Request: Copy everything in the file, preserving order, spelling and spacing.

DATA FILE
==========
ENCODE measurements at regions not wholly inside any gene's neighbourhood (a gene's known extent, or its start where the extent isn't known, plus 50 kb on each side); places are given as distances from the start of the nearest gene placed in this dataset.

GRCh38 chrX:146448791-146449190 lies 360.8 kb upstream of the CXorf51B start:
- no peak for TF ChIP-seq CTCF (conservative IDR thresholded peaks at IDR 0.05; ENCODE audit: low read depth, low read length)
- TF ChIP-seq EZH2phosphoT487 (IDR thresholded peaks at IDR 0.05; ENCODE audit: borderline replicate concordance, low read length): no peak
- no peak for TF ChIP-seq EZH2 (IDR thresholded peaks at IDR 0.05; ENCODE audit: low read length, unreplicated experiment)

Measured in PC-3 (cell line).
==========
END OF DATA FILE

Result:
ENCODE measurements at regions not wholly inside any gene's neighbourhood (a gene's known extent, or its start where the extent isn't known, plus 50 kb on each side); places are given as distances from the start of the nearest gene placed in this dataset.

GRCh38 chrX:146448791-146449190 lies 360.8 kb upstream of the CXorf51B start:
- no peak for TF ChIP-seq CTCF (conservative IDR thresholded peaks at IDR 0.05; ENCODE audit: low read depth, low read length)
- TF ChIP-seq EZH2phosphoT487 (IDR thresholded peaks at IDR 0.05; ENCODE audit: borderline replicate concordance, low read length): no peak
- no peak for TF ChIP-seq EZH2 (IDR thresholded peaks at IDR 0.05; ENCODE audit: low read length, unreplicated experiment)

Measured in PC-3 (cell line).